How many clients are served by Dismas House of St. Louis?
In the year ending in September 2020, Dismas House served 569 federal offenders seeking reentry into the community following incarceration. Since inception Dismas House has been a refuge for more than 10,000 men.
How are clients accepted into Dismas House?
Clients served by Dismas House are referred by either the Federal Bureau of Prisons or the United States Probation Office or by a Direct Court Commitment.
- The length of stay in the program is determined by the referring authority.
- The individual’s adjustment to the Dismas House program is a major factor which can influence a client’s length of stay.
What services does Dismas House of St. Louis provide?
The primary objective of Dismas House is to properly prepare ex-offenders for their return to a free society where they can live as productive, law-abiding citizens. Additional goals and objectives include:
- Providing a comfortable, positive, safe and structured environment for each client.
- Providing employment and/or educational, vocational placement assistance.
- Providing an atmosphere which encourages and permits clients to improve family relationships and social re-adjustment.
- Integrating services with the community resources to meet the needs of the clients and the community.
How many Dismas House clients get jobs because of your placement efforts?
In the final quarter of 2020 73.56% of Dismas House clients were employed while in the program or by the time of their release.
How many people are employed at Dismas House?
Dismas House maintains a staff of approximately 50 employees including social service workers, case managers, maintenance personnel, kitchen staff and housekeeping personnel. Dismas House is staffed 24/7.
How has the pandemic impacted the work or the success of Dismas House?
Dismas House has an entire team of people who address issues related to the pandemic daily. Significant investments in new equipment have been made to ensure the health and safety of the staff and clients. Processes have been reviewed and adjusted to comply with federal, state, and local health guidance. As the number of COVID-19 cases among Dismas House staff and clients has been relatively low, the success of the organization has continued.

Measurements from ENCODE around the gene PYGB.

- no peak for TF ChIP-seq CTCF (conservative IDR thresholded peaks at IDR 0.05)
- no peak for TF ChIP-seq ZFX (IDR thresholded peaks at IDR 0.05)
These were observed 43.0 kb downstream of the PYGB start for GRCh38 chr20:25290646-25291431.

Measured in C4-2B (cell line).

What is the Dismas House Community Relations Board (CRB)?
The mission of the CRB is to tap the perspective of city residents and workers to improve the direction of Dismas House while assisting the men with reentry. In addition to operating a reentry program, Dismas House has a responsibility to assist the community and will do this best with input from the community. Over the last few years, the CRB has included a representative from the St. Louis Metropolitan Police Department and the City Parks Department plus local businesses and other organizations we work with regularly. The CRB meets quarterly.
How does Dismas House interact with the community?
Separately from the Community Relations Board, Social Service Coordinators reach out to organizations, employers and civic programs to foster opportunities. In addition, Case Managers reach out to the community to assist their men in finding jobs or job training.
When did Dismas House open?
Dismas House was founded in 1959 as the first halfway house in the U.S. by a Catholic Jesuit Priest, Father Charles “Dismas” Clark, and a Jewish criminal lawyer, Morris Shenker.
The 1961 film “The Hoodlum Priest” is based on the life of Fr. Clark.
In 1965 Frank Sinatra and other members of the famed “Rat Pack” held a benefit fundraiser for Dismas House with a performance in St. Louis.
What is the origin of the Dismas House name?
The name was derived from the “Good Thief” or “Penitent Thief” St. Dismas, who died on the cross at the time of the Crucifixion of Christ.
What is the structure of Dismas House of St. Louis?
Dismas House is a non-profit, 501(c)(3) organization operating under the direction of an independent board of directors. Income is derived from contracts with the U.S. Bureau of Prisons.
Who are the current officers and members of the board?
- President Ron Howard
- Vice President David Bell
- Secretary Robin Jones
- Member Mike Banahan
- Member Tim Whitney
- Member Kyle Ingram
- Member Michael Pratt